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Never Get Involved with an Author

Paul, the partner of an author recently blogged, “When my wife gets into a new book idea she’s profoundly excited, burns the midnight oil and comes jumping out every hour or so with glee… but don’t you dare say anything to dampen, or respond with anything but full enthusiasm, lest you turn their positive energy and watch the happiness turn into a scouring menace of depression that’s all your fault.”

The alternative may be living with someone who is unwilling to share their thoughts until they take concrete form. Ian Rankin recently admitted on his video diary made for BBC’s The Culture Show that, when attending a social engagement, only 20% of his brain was focused on being there. The remainder was still firmly in writing mode.

Here lies the dilemma. Your partner, probably someone who lives the greater part of his or her life inside her own head, has created a world that may or may not bear a resemblance to the real world, populated with people who may or may not bear a resemblance to real people, and both it and they become more important than….well, pretty much anything else. Ian Rankin is lucky. He appears to have a remarkably understanding wife who accepts that her job during the Easter Holidays is to keep the kids out of his way.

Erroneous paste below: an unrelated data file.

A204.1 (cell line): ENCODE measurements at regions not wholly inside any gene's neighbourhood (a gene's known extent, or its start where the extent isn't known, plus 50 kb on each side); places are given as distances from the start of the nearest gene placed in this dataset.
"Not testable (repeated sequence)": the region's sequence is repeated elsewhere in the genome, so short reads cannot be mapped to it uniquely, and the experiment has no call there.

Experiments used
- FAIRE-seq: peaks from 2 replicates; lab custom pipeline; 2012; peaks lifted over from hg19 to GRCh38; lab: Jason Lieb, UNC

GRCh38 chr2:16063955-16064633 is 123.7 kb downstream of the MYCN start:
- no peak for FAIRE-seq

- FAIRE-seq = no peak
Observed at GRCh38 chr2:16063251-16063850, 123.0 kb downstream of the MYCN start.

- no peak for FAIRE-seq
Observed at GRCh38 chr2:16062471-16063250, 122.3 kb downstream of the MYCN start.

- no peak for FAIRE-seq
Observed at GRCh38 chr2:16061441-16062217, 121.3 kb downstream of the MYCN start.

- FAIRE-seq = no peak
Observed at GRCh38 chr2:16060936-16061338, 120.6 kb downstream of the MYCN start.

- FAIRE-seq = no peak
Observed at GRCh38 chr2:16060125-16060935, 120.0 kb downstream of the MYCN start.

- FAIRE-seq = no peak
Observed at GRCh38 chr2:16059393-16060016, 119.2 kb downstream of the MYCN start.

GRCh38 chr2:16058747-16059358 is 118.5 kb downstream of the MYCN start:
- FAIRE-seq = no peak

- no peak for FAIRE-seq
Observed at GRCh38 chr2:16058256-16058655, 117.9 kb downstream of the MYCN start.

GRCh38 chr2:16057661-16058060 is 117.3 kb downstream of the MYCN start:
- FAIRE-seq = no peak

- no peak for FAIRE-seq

Roller-coaster mood swings become par for the course. Charles Dickens, father to a large brood, most of whom he appears to have neglected, became unable to function after killing off favourite character, Little Nell: “I am the wretchedest of the wretched. It [Nell’s death] casts the most horrible shadow upon me, and it is as much as I can do to keep moving at all. Nobody will miss her like I shall.”

But whether your partner’s superstitions permit him or her to share the journey with you, even when your partner appears to be interacting with you….I’ll let Natalie Goldberg explain: “I am making love with someone but at the same time I’m noticing how this graceful hand across my belly might just fit in with the memory of lilacs in Albuquerque in 1974.”

And, whether you feel equipped or not, there may be an expectation that you will be your partner’s first reader and critic. I suggest that, when faced with impossible  questions, you adopt Douglas Adams’s disclaimer: “I refuse to answer that question on the grounds that I don’t know the answer.”